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As we noted yesterday and earlier today, President Obama’s attempt to make the election a referendum on George W. Bush is a rather slender reed to use as the foundation for his re-election campaign. As expected, the president’s speech in Ohio today on the economy pushed the idea that the choice this year was between his policies and those of the preceding decade, for which he blamed all of the nation’s problems. Obama’s call for a “reset” may have satisfied panicked liberals who want him to be nastier about his opponents. In a nearly hour-long rant, the president sought to refute criticisms of his administration as being too dependent on government intervention to save the economy, but at the same time claimed the way forward was to spend a lot more on public sector jobs. Predictably, he also threw in a red herring about Mitt Romney ending Medicare without reference to any ideas of his own about reforming the entitlement spending that is dragging the country into insolvency.

But the attacks on Romney and his personal wealth and branding Republicans in Congress as heartless wretches who want to throw grandma under the bus is still secondary to persuading the nation that even though he has been president for three and a half years, he should be held blameless for a bad economy. Gaining re-election by avoiding discussion of his failures and focusing solely on those of his predecessor is a difficult task, but it is not impossible. Franklin D. Roosevelt did exactly that in 1936 when, despite the fact that his policies hadn’t been enough to pull the country out of the Great Depression, the overwhelming majority of Americans were still prepared to blame Herbert Hoover for their woes. But this notable precedent shouldn’t provide much reassurance for Democrats who worry about the prospects of a president who thinks a troubled private sector is doing “just fine” and (as he showed again today) has no new ideas to present about the economy.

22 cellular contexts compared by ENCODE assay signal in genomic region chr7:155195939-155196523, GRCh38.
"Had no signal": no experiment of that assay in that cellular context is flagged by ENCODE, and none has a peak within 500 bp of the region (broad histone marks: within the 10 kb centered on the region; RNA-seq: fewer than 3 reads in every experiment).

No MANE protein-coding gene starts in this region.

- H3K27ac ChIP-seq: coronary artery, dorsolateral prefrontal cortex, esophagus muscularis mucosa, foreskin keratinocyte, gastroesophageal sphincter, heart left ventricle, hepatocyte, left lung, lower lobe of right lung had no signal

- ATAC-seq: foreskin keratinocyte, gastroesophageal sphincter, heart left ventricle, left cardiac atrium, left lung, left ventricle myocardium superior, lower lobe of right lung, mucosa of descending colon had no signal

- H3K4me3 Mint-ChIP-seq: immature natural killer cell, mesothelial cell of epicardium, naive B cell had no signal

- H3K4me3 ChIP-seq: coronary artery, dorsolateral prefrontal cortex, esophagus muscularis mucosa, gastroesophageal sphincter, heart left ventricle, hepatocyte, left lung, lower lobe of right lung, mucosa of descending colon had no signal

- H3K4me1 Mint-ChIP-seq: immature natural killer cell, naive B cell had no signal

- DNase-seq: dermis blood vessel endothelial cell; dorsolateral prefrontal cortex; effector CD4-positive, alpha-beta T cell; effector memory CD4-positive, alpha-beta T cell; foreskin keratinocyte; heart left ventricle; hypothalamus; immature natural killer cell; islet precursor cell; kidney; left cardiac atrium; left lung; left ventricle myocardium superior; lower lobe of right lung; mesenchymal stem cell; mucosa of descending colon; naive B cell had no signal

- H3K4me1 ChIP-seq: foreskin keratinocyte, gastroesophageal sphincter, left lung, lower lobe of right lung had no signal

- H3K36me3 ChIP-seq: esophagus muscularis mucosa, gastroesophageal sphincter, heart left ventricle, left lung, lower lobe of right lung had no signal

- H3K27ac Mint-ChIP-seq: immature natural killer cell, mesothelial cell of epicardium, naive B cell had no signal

It’s not hard to see why FDR managed to beat Hoover twice, although the “Great Engineer” was not on the ballot in 1936. The suffering caused by the Great Depression was on a scale that is almost unimaginable to us today. Under the circumstances, a Roosevelt plea for more time seemed reasonable. Moreover, even after four years of the New Deal, Republicans still seem to own the country’s problems. Hoover was wrongly blasted at the time as a do-nothing though his ill-advised interventions in the crisis did more harm than good. But because the collapse occurred in his first year in office (1929), his identification with the Depression was so thorough that it would be another decade (which would include a World War that would finally end the Depression) before Republicans would be able to shake off Hoover’s taint.

But FDR’s ability to go to the people in 1936 without being held accountable for the continuance of the disaster on his watch wasn’t simply a matter of blaming the GOP. It was just as much due to the way he persuaded the country that he knew the way forward and that their only hope was to trust in him. We can look back now dispassionately and understand, as Amity Shlaes wrote in her classic history of the Depression, The Forgotten Man, that the New Deal failed in large measure to heal the economy. In fact, Roosevelt’s policies could fairly be blamed for the severe downturn in his second term that mired the country even deeper in the ditch from which it was extricated by the Japanese attack on Pearl Harbor. But Roosevelt’s leadership skills were such that he gave Americans the impression things would get better. As Jonah Goldberg has rightly pointed out, some of the ideas of the New Deal had more in common with fascism than democracy, but it could not be said in 1936 that FDR was going back to the people without any new proposals or by merely castigating Hoover.

Things are thankfully not nearly so bad today, but the contrast between FDR’s ability to galvanize the nation with the 44th president’s lackluster appeals for support could not be greater. Having been swept into office as much by the Wall Street collapse that occurred in the fall of 2008 as by the “hope and change” mantra that focused on the historic nature of Obama’s candidacy, he hasn’t much to offer to solve the nation’s problems other than a deeply unpopular health care bill and a stimulus that few outside of the left would even think of repeating.

As history shows, the White House’s plan to shift blame for the economy to the president who left office four years ago is not unprecedented. But even if Americans could be persuaded that George W. Bush was another Hoover, getting them to believe that Obama is another FDR is a bridge too far even for the Democrats.

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The Party of the Nomenklatura